Bill would reduce school spending cuts

QUICKREAD

Tax checkoff would go toward public education

When Coloradans fill out their state income tax returns next year, they may have a new tax checkoff for donate a portion of their refunds. A bill approved by the Senate Education Committee on Wednesday would place a new Public Education Fund checkoff on tax forms.

Such checkoffs don’t generate the kind of money needed to fund something as expensive as education, but Senate President Brandon Shaffer, D-Longmont and the measure’s sponsor, said he hopes it would raise awareness as to the need of funding education adequately.

The Colorado income tax form has 15 checkoffs, including the Military Family Relief Fund and the Western Colorado State Veterans Cemetery Fund. The military fund raises the most money, nearly $188,000 in 2009, and the cemetery fund the least, about $34,000.

State officials have no idea how much money the new checkoff might generate.

— By Charles Ashby



DENVER — A Senate panel approved a measure Wednesday to reduce the $250 million cut to school spending proposed for 2011-2012.

How much less of a budget cut it would be isn’t known.

Senate Bill 1 proposes to transfer to education one-fourth of any tax revenue additional to what the state is expected to receive by June 30, the end of the fiscal year.

There are indications revenue could be as much as $370 million more than anticipated. In that case, the $90 million or so that would go to schools would reduce cuts proposed for public education by more than one-third.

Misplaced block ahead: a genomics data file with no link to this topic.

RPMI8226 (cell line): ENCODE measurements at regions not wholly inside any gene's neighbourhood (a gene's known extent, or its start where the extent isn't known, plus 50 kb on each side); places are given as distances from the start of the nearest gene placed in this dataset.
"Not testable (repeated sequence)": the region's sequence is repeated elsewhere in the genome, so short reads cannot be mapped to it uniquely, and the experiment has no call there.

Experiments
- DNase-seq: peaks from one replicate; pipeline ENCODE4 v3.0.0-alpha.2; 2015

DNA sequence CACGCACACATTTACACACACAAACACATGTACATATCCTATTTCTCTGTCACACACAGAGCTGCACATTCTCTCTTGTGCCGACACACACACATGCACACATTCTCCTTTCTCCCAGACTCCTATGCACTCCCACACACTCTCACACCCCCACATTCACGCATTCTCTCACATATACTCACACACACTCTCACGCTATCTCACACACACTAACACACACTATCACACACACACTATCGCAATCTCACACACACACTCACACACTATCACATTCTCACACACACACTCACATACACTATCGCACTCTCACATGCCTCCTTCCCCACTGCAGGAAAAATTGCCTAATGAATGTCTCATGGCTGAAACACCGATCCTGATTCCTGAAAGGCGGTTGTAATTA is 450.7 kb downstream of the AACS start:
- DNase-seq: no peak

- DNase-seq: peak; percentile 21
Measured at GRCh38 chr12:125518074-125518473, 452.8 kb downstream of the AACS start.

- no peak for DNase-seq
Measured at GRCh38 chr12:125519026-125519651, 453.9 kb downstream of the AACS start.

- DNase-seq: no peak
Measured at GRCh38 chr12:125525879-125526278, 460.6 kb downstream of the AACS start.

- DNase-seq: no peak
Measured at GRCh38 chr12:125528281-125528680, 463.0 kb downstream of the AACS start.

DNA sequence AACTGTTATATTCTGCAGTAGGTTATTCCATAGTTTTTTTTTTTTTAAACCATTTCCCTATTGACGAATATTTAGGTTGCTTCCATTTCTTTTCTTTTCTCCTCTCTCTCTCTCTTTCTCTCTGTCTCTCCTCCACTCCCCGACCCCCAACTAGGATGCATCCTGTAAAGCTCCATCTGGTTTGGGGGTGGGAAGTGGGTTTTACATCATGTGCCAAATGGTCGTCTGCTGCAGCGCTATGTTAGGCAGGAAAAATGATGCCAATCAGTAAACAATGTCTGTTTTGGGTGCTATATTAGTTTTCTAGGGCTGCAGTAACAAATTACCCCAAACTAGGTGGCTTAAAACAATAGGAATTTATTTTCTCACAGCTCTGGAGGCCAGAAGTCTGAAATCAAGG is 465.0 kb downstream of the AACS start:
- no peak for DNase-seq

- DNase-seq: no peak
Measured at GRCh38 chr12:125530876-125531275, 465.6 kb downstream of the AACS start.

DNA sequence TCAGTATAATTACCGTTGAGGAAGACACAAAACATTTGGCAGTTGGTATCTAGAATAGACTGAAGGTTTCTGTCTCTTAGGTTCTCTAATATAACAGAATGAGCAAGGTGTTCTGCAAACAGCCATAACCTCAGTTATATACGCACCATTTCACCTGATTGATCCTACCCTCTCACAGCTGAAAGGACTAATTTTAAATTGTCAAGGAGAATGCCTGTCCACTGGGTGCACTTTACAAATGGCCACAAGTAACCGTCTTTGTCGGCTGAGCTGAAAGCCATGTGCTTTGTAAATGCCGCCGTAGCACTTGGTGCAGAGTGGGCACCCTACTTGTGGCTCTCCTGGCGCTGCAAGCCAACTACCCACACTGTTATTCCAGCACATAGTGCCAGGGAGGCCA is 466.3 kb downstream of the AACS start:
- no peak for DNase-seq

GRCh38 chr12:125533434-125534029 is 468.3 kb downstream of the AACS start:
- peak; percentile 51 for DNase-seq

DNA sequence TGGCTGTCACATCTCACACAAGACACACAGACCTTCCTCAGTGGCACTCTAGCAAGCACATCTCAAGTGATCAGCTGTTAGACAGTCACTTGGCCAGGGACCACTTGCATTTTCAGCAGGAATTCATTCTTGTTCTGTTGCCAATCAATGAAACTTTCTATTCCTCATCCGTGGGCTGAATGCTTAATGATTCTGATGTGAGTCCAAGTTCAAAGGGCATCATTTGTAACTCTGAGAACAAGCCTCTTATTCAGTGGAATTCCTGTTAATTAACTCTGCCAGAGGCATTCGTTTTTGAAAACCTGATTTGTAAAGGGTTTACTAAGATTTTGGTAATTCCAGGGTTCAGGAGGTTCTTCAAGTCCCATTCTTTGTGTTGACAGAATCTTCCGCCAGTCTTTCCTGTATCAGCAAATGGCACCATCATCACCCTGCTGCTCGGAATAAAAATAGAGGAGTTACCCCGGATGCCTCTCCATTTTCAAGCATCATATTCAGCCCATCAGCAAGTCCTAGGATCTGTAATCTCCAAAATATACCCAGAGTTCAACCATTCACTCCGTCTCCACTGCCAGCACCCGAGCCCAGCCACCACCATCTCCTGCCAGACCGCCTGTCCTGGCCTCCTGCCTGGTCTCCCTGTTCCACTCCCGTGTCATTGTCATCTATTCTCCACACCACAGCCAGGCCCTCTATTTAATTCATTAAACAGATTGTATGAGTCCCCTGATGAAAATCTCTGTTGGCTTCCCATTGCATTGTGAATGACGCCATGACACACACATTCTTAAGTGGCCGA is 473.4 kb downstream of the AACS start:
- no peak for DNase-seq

“Right now, the governor’s estimate has $238 million (surplus) by the end of the year, but that assumed the governor’s forecast in June doesn’t change,” Natalie Mullis, the Legislature’s chief economist, told the Senate Education Committee. “Right now, the Legislative Council’s forecast is about $130 million above the governor’s … and revenue is coming in slightly above our forecast.”

Sen. Bob Bacon, D-Fort Collins and chairman of the committee that approved the bill on a 7–1 vote, said the measure ensures education is a priority for restoring funding from any surplus revenue, and that it would not prevent next year’s Legislature from allocating even more unanticipated revenue to public schools.

Bacon’s bill was the first measure introduced into the Senate when the 2011 session began in January, but it was kept on the committee’s agenda since then, awaiting the results of a budget compromise for fiscal 2012. The Senate approved that $18 billion plan earlier this week, and the House is expected to cast its final vote on it as early as today.

SB1 heads to the Senate Finance Committee for more debate.



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